The medical home delivery model, while increasingly popular, for a long time lacked the data its supporters needed to prove their case that the concept could deliver on the promise of quality improvement and long-term savings.
More evidence piles up
Savings coming from reduced hospital care
There were only two studies early on they could point to: A 2007 report in Health Affairs showing how medical homes helped Danville, Pa.-based Geisinger Health System reduce hospital admissions by 20% and cut medical costs by 7%, and how, after an initial $10.2 million investment, savings of $244 million were recorded for North Carolina's Medicaid system in 2004.
Now the data is rolling in from other pilot projects, and it supports the idea that much of the savings from medical homes is coming from reduced hospital care. New examples of the quality-improving, cost-lowering effectiveness of the medical home model reported by the Patient-Centered Primary Care Collaborative include data from Seattle-based Group Health Cooperative. According to a May 2010 Health Affairs article, the system received $1.50 for every $1 it invested in implementing the medical home model it began piloting in 2006—thanks in part to savings from a 29% reduction in emergency department visits, 11% reduction in “ambulatory sensitive care” admissions, and 6% fewer hospitalizations overall.
The collaborative also reports how fewer emergency visits and hospitalizations lowered costs for children enrolled in Medicaid and the State Children's Health Insurance Program in Colorado. It reported that the median annual medical cost for children seeing physicians participating in the Colorado Department of Health Care Policy and Financing's medical home program was $785 compared with $1,000 for control patients. When looking specifically at Denver children with chronic conditions, the median costs were $2,275 for patients seeing medical home-affiliated doctors compared with $3,404 in the control group.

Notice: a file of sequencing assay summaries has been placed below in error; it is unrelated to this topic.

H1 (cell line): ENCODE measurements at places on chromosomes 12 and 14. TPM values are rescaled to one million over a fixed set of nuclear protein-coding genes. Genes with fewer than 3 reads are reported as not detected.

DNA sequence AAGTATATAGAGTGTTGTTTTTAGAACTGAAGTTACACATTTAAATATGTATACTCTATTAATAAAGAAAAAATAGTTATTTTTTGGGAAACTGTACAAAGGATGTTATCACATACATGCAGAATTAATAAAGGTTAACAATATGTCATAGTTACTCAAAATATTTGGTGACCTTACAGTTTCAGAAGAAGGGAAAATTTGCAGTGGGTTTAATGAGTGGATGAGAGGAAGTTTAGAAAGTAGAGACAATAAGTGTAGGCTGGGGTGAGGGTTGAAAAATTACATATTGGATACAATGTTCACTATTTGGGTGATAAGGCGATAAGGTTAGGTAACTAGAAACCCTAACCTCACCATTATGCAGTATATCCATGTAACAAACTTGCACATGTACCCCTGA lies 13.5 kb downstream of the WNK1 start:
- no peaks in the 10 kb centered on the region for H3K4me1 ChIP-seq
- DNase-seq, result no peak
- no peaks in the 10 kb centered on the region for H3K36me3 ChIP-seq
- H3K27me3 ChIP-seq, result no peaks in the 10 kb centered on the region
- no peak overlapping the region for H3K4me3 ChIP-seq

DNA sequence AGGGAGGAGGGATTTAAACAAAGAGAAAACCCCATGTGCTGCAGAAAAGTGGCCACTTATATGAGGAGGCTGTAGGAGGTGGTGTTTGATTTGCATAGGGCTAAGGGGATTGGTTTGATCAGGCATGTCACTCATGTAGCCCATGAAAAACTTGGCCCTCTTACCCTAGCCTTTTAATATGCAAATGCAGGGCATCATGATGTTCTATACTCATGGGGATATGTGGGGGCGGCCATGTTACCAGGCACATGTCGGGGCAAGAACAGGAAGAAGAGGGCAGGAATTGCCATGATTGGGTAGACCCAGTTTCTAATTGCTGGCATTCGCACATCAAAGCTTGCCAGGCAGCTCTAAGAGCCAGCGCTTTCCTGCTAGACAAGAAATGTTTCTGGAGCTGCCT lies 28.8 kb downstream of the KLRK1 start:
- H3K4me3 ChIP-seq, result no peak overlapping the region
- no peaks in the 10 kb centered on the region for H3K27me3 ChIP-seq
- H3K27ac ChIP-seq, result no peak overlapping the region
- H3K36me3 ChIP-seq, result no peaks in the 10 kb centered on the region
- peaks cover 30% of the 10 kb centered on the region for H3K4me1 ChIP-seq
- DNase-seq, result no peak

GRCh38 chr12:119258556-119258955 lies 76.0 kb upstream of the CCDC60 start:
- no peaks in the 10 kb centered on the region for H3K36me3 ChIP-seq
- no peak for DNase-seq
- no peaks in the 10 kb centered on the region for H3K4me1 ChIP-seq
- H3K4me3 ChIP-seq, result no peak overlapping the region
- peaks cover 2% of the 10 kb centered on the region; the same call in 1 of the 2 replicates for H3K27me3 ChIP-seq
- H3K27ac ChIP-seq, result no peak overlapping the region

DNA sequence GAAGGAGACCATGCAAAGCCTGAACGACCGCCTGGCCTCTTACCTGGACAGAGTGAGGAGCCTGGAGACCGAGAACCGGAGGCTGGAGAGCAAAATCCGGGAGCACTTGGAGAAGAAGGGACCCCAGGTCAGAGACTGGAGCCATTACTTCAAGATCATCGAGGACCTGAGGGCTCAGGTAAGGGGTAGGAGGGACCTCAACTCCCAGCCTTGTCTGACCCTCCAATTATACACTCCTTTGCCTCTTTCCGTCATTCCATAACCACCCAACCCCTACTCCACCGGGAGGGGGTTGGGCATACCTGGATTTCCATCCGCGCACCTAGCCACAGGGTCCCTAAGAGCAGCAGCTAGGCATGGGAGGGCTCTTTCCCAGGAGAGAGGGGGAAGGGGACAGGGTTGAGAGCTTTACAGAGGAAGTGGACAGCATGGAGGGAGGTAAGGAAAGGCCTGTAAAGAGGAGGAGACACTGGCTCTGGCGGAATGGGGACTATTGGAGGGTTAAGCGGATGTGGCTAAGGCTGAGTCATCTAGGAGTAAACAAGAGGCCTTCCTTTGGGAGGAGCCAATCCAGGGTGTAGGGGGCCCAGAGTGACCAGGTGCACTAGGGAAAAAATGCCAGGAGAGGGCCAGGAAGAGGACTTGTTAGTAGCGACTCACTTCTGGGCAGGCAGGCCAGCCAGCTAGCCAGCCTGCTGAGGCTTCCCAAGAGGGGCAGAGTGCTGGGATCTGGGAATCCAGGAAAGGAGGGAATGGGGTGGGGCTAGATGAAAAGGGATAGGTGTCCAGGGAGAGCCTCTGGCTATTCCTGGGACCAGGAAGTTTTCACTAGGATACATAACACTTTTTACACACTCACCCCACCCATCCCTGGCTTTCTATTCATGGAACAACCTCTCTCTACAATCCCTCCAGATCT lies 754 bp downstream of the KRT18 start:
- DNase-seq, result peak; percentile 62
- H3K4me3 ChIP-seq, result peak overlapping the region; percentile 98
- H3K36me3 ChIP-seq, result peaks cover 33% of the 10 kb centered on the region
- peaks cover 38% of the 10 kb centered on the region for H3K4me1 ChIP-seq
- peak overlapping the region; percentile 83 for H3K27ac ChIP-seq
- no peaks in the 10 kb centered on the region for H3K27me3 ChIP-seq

Recent findings on medical home savings were released Oct. 25 by Blue Cross and Blue Shield of South Carolina, which reported the 809 diabetic patients enrolled in the 22-site, 55-provider medical home pilot it developed with Summerville-based Palmetto Primary Care Physicians last year had 10.7% fewer hospitalizations, 36.3% fewer inpatient hospital days, and 32.2% fewer emergency visits.
Much more research is expected. On Oct. 7, the Agency for Healthcare Research and Quality awarded the Michigan State University College of Human Medicine a $1.2 million grant to study the results of medical home pilots launched in 2009 by two Buffalo, N.Y.-based health plans: Priority Health and Independent Health. The grant, funded by the federal stimulus law, will be used to analyze claims data from 2009 through 2011.
A similar, $596,000 grant was awarded in August to Bloomington, Minn.-based HealthPartners Research Foundation to work with state agencies on a two-year study to measure the quality of care diabetics and heart disease patients are receiving in clinics operating as medical homes and then investigate how high-performing clinics achieved their success.
“It appears, early on, to be a win for everyone,” said Clayton Harbeck, executive vice president for MedSynergies, a technology, revenue-management and management services consultancy, of medical home pilots. “Better dollars for the doctor, better dollars for the payer, and better outcomes for the patient—but fewer admits for the hospital.”
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